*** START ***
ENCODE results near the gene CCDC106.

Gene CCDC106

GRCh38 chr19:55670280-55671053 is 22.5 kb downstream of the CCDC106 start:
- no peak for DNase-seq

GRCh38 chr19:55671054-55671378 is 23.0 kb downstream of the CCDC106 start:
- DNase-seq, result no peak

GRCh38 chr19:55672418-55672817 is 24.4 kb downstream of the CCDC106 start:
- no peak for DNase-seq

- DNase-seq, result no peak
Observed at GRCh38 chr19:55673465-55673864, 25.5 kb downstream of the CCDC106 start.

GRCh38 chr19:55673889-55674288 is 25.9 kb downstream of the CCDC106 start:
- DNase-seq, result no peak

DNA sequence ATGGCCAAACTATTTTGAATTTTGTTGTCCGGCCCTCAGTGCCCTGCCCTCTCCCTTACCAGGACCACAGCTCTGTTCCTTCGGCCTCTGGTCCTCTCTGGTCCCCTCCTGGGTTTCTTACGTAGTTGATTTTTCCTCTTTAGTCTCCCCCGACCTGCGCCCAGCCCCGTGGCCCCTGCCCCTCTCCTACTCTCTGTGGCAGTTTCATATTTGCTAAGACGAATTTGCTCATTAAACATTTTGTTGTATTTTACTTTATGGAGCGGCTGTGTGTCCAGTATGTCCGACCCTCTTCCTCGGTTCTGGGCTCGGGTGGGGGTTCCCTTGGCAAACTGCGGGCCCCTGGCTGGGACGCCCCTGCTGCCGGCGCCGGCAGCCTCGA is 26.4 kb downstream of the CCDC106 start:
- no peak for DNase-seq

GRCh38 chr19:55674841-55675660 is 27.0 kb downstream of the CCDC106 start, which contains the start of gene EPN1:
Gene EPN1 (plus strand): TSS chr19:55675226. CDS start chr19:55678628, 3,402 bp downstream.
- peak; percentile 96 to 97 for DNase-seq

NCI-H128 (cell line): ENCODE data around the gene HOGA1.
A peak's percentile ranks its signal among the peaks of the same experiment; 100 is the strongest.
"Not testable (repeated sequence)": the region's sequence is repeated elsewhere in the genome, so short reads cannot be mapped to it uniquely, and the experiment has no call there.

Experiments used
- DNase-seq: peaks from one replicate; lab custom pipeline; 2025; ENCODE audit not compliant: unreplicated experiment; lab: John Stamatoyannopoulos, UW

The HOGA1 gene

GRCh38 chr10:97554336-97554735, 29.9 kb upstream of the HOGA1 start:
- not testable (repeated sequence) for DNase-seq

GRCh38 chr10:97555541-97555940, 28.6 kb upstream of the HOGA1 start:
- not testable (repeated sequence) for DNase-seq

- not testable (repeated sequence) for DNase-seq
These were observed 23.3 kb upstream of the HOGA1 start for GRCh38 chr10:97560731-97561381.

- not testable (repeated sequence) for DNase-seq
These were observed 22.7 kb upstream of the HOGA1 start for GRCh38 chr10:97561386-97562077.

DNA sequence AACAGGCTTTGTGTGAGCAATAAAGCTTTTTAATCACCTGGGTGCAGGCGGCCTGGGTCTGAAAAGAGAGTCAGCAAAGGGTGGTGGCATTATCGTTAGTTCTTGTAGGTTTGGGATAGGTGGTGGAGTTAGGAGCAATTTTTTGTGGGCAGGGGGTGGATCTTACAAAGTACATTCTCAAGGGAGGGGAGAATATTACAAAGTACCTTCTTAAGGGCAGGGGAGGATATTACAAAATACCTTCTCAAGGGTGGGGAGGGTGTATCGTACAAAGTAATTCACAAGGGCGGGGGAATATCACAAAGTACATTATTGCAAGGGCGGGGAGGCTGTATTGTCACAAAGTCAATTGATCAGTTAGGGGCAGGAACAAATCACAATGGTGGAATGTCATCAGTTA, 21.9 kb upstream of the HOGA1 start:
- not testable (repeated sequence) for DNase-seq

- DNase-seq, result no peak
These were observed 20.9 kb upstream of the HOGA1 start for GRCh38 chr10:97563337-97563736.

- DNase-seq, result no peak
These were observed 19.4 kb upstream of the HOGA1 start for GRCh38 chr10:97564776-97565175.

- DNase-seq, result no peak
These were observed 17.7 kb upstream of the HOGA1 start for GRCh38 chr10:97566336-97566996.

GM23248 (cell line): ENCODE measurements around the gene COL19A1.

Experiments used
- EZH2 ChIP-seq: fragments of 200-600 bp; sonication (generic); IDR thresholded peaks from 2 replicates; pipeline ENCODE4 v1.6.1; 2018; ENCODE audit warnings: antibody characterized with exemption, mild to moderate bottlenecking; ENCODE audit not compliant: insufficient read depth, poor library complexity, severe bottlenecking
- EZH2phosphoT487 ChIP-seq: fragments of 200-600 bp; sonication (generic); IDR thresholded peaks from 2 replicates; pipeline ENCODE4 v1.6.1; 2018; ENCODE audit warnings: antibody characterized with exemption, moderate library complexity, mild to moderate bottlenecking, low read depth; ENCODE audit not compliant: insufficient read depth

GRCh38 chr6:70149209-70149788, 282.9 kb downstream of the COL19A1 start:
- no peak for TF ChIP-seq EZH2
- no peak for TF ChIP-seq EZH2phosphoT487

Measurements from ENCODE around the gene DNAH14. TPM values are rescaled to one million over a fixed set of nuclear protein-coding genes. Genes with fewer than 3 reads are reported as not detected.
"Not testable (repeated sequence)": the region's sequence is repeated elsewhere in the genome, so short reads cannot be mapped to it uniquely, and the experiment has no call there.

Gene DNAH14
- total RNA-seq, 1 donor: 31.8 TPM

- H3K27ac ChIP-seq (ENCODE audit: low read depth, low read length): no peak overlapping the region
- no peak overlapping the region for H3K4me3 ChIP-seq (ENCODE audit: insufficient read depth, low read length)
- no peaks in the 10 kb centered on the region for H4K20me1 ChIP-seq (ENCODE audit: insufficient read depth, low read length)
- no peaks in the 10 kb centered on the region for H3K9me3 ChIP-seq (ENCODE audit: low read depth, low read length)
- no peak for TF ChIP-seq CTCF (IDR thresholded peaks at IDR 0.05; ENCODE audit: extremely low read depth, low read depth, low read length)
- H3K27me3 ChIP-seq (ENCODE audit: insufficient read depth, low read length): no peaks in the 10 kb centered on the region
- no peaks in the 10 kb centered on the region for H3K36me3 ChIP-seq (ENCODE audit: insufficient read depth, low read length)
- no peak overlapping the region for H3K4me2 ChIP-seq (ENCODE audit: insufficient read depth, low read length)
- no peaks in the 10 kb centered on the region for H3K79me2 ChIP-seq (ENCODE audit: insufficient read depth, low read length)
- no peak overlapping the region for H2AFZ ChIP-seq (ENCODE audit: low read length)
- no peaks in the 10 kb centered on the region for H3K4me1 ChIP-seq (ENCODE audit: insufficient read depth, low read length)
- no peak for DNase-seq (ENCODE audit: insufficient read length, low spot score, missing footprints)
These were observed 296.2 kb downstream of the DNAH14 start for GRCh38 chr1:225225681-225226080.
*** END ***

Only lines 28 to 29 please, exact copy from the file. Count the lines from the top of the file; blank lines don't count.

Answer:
- not testable (repeated sequence) for DNase-seq
These were observed 23.3 kb upstream of the HOGA1 start for GRCh38 chr10:97560731-97561381.